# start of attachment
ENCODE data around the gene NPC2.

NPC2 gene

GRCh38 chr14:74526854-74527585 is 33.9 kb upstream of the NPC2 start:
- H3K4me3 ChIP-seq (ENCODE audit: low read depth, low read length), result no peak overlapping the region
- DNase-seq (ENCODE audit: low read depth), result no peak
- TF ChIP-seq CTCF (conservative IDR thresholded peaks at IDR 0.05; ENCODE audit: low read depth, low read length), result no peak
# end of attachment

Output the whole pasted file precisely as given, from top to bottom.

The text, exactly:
ENCODE data around the gene NPC2.

NPC2 gene

GRCh38 chr14:74526854-74527585 is 33.9 kb upstream of the NPC2 start:
- H3K4me3 ChIP-seq (ENCODE audit: low read depth, low read length), result no peak overlapping the region
- DNase-seq (ENCODE audit: low read depth), result no peak
- TF ChIP-seq CTCF (conservative IDR thresholded peaks at IDR 0.05; ENCODE audit: low read depth, low read length), result no peak